Motorway Meyhem: a bad weekend for road safety?

Symbol used for motorways in the United Kingdom.

Image via Wikipedia

To say this weekend has been a bad one for motorway road safety is something of an understatement. Seven people killed and more than 50 injured in a multi-vehicle crash on the M5 in Somerset (see here) and, six people seriously injured in a crash involving 11 vehicles on the M6 motorway in Lancashire (see here). But is it all as dire as the media would have us believe?

Not wishing to detract from the suffering and trauma experienced by those involved or their grieving relatives, there needs to be a little perspective around some of the emotive media headlines. The only comparable incident to this, according to the AA, was a major crash involving 51 cars on the M4 in Berkshire in March 1991, which left 10 people dead and 25 injured (source BBC).

You can rest assured that as soon as the original M5 ‘story’ broke media hacks were already searching for an ‘angle’ on the incident. After all, once the final death toll was known, and the emergency services managed to get the road open again, without that ‘angle’ the incident was simply destined to be yesterday’s news.

Social media networks immediately overflowed with comment from  ‘armchair’ collision investigation ‘experts’ and as to the remainder of that traffic, well that was (mostly) concerned with hollow sympathy messages. Ones that appeared to lack any true empathy, let alone some genuine understanding of the circumstances or issues.

As a slight aside… I wonder how many of those opinionated people, frantically posting on Twitter or Facebook, actually paused to think for a moment and consider, the impacts upon our emergency service personnel and/or the subsequent effects upon their families? Very few I suspect and in any case, many of those Social Network items will have been posted simply to court opinion or enhance network profiles. But then came every journo’s dream…

Witnesses to Friday nights pile-up on the M5 motorway have described a “smoke-bank” created by a nearby fireworks display which made driving conditions “impossible”…  (Read more)

A perhaps tenuous but media friendly link between the collision and Guy Fawkes Night. Given the unusually high-profile afforded to Mr Fawkes by the press of late, due mainly to public disdain with parliament, this could easily increase their circulation figures. A factor no doubt enhanced as soon as the police confirmed they would be investigating this contributory factor…

Police probing the M5 crash which killed seven people have said a firework display next to the road is the “major line of inquiry”…(Read more)

No matter how the media explore and spin differing causation factors of this horrific incident most, even if some are subsequently proven, most will simply remain as a collection of ‘contributory’ factors, not the actual cause. I suspect that as ever there will be no single cause, despite the press clamour to find one. But why does this happen? It’s mainly due to our inherent social need to apportion blame, we tend to placate our own failings by pointing the finger of blame at others.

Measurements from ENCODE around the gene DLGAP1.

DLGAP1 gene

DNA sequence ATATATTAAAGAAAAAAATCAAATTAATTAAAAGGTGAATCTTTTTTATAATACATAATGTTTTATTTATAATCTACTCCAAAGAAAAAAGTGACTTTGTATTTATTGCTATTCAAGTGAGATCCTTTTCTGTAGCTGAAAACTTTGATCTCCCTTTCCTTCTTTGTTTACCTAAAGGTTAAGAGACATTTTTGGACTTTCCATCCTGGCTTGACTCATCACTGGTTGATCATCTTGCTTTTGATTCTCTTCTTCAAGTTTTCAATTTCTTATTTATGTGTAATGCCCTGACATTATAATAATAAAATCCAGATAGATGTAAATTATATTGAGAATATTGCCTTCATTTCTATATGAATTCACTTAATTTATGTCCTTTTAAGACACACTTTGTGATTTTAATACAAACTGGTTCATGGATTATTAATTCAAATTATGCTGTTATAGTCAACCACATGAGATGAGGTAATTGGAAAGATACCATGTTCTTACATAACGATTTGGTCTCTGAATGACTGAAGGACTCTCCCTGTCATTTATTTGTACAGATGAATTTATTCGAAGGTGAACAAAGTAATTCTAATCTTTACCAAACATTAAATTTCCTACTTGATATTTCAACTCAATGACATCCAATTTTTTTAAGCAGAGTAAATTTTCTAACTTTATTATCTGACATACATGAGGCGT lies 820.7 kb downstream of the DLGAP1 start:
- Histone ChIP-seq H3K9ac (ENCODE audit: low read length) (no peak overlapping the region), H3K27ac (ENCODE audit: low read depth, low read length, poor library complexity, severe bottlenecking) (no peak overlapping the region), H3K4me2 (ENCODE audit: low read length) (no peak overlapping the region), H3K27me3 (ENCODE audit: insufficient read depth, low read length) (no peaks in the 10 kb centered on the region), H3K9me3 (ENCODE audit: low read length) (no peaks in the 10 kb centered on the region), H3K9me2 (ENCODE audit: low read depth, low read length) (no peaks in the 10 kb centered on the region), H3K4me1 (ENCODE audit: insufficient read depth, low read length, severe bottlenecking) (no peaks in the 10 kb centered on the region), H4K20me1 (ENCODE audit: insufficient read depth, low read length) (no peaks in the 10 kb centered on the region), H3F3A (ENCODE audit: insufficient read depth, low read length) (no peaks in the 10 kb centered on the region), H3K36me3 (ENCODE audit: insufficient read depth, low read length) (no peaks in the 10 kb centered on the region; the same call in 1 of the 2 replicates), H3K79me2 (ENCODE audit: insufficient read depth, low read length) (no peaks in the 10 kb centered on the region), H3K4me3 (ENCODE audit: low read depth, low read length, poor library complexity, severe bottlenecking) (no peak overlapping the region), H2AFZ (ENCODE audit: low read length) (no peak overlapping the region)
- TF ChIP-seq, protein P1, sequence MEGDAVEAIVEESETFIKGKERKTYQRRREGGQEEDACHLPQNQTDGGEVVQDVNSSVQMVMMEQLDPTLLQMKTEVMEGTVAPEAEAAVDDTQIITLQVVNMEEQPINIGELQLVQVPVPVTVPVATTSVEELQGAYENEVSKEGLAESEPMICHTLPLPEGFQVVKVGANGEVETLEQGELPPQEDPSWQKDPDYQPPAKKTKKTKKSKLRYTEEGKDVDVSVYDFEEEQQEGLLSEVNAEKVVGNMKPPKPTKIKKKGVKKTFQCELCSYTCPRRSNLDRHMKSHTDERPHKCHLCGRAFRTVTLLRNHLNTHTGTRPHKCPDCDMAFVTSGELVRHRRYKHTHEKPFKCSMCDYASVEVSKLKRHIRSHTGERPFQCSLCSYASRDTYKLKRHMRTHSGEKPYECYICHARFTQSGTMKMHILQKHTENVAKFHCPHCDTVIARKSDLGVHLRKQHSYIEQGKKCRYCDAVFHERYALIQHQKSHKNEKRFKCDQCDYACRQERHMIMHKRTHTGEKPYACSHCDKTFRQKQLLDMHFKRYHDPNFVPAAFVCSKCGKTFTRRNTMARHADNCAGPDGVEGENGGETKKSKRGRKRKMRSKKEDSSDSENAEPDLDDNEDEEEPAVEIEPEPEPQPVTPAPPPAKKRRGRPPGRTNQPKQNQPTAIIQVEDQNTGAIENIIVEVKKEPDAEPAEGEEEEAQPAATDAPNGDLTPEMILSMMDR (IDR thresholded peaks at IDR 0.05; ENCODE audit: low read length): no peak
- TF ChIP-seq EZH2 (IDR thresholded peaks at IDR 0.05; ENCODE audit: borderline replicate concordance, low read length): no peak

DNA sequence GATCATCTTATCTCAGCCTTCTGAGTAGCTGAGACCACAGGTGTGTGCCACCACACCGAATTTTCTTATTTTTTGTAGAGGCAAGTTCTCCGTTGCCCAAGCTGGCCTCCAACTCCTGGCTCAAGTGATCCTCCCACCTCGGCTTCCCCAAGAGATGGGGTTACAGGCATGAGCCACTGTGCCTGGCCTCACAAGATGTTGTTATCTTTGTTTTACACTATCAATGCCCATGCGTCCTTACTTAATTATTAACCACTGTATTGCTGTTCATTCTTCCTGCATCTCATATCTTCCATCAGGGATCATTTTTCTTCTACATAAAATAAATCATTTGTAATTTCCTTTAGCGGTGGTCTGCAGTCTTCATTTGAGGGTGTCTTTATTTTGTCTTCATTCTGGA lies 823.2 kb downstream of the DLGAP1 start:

Despite the fact the media machine is likely to remain in overdrive for some time yet, my primary concern with this common place journalistic methodology is; the negative impact upon the general public misconception of fact, that and more importantly, the negative impact upon any subsequent court case and it’s outcome. Constant media hype has a tendency to influence perception of actual ‘evidence’.

The fact remains that with most road collisions, the greatest responsibility for cause generally sits with driver action or inaction factors. A lack of attention, poor levels of driving skills, excessive speed, poor perception of driving conditions and failure to adjust to them all play a part.

Unlike the media, and despite all the claims that speed limits or road construction must change the fact remains; motorways are statistically proven to be our safest roads… And, I’m actually happy to leave the final outcome of the subsequent investigation to the professionals!

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About Dave Hasney

National Coordinator for UK SMART Recovery - Previously a Recovery Worker and prior to that a Management Consultant and H&S Practitioner - Kept sane by Angling, Good Food, Real Ale & Wine - Cynical thoughts sometimes developed from others.

Posted on 07-11-2011, in Police and tagged , , , , , , , , , , . Bookmark the permalink. 1 Comment.

  1. Firstly my condolensces to those bereaved and injured:Sincerely meant. Now can I rant? Look at the related article ‘it was like Afghanistan’. How in Gods name does he know? I can almost bet a pound to a piece of bulls**t that the “rugby club” bystander has not been anywhere near the country. Why am I so confident? Because anyone that has would never compare the two. The irresponsible journalism has also to shoulder some of my angst. Do these tossers have any idea what actually goes on in a war situation? I know not. I am sick of armchair warriors and would be Martin Bells espousing drivel, crap and blatant bollocks for an inch in a column in a paper thats not fit to wipe our service personnels arses. Unless of course I am totally wrong and the traffic accident investigators find that a rocket propelled grenade did actually leave the vicinity of the rugby club and explode on the lead vehicle.!!!!!!!!
    Now I have yet another reason to hate rugby!!!!! Slainte.

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